Actually, back when I was at my worst, it hurt to do anything. I couldn't even do strengthening exercises without being in the worst pain. I ended up getting Radio Frequency Ablation done to it and that bought be some time (about a year). I have been wanting to start lifting weights for a long time, but I never knew where to begin. Often I'd go to the gym, fiddle with machines, and leave 5 minutes later. One day my coworker was like "You're going to the gym with me" and he showed me the ropes. I'm convinced, if he hadn't gotten me in the gym I would be out of the military (I'm in the Air Force) now, as I was going through a med board at the time. So strengthening my low back and hips has helped tremendously. I used to not do deadlifts because I knew it'd trigger my pain, but now I can deadlift near 300lbs for reps. Yesterday I did several sets of 4 with 405 rack pulls, it felt so good.

Anyways, dips. I make extra sure to lock the shoulders down and back and I don't have full range of motion. I go down until I feel a good stretch in the chest and elbows at or slightly below 90 degrees. Bad form benching hurt my left shoulder (which is mostly better now thanks to learning proper form, improving posture, and strengthening exercises) and I'm kinda afraid to do anything that could hurt it again.

I do have access to a power rack in the civilian gym I go to. If working out on base, they only have one and I'd feel like a dick if I didn't let someone squat in it. I really need to start using it more. For me, there's just something about how it feels to have heavy weight directly in front of me... even if in a power rack, I know I'm not pushing as much as I could. I mean, if doing a curl or deadlifting/rack pull, I can easily drop a failed rep. Its like the fear of death is holding me back on my bench, and thats probably why other chest exercises are going up.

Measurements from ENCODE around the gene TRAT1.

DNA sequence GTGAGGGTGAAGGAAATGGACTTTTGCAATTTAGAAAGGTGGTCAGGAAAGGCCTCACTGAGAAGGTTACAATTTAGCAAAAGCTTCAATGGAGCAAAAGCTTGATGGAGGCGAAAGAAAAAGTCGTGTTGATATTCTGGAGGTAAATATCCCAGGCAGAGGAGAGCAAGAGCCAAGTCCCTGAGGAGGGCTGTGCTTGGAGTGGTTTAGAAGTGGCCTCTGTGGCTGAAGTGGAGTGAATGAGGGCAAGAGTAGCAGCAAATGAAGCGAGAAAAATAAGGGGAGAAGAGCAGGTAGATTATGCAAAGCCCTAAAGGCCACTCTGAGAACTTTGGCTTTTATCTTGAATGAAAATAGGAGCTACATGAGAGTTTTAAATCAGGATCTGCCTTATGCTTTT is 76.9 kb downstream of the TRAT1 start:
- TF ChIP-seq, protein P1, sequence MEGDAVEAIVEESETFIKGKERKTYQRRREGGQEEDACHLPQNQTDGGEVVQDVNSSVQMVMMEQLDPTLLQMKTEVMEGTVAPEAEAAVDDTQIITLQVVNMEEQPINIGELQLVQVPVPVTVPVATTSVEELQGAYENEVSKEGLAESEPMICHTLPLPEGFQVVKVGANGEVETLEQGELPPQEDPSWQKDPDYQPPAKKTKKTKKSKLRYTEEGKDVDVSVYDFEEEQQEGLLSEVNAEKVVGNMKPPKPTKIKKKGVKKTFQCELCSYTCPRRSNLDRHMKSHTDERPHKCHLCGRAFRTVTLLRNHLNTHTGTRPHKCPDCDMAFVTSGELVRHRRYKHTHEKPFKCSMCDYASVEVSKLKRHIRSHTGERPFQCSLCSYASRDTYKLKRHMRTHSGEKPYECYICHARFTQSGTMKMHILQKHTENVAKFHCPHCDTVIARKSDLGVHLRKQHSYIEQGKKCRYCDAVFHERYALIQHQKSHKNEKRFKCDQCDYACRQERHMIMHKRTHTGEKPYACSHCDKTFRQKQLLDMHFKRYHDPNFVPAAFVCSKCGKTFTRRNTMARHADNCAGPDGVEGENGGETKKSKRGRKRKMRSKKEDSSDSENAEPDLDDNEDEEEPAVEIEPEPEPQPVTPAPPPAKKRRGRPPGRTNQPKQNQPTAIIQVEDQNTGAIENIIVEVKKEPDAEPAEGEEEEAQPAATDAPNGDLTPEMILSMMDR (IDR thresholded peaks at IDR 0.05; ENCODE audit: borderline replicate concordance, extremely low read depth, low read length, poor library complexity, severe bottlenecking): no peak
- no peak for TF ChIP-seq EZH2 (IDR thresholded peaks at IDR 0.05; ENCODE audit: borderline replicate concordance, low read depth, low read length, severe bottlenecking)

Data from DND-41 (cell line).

Program. Originally, I did whatever my gym bro did. Half the time I didn't even know what the exercises were called. For the past few months, I have been following a 6 day PPL program and it has been working out very well for me. I've put on noticeable muscle mass. The program was structured as such that I would pick 1-3 main exercises which I want to get stronger at. For push day it might be chest dips. Pull day could be rack pulls. Leg day, squats. etc. I'd do several sets with very heavy weight and low reps. Each workout, I would try to do more weight than the last workout, even if only slightly. afterwhich, I would do assistance exercises with lighter weight in 8-12 rep range.

As of last week I have changed my program. I now do 3 days heavy, 3 days light PPL. Thus far I like this better but it is too early to tell what the long term benefits are. Also, I have bought a workout log (from bb.com) and started tracking my workouts, something I have never done (I know, right?).


#12

It might have taken some time, but it sounds like you've figured thing out. At least for now. I kind of know what you mean by SI pain affecting everything. For me, the 1st couple of weeks, it was feet on the bench bench press because using leg drive would irritate. And for lower, the best I could do was very strict front squat bb position split squats in the smith machine.

I don't know if this is old news to you or not regarding your SI joint, but I saved a text file about what I did for mine because this subject pops up every once in a while and I know how bad it is. Between the pain and the 'gimpedness' in the gym, I even started to get some minor depression.

Anyway, here goes: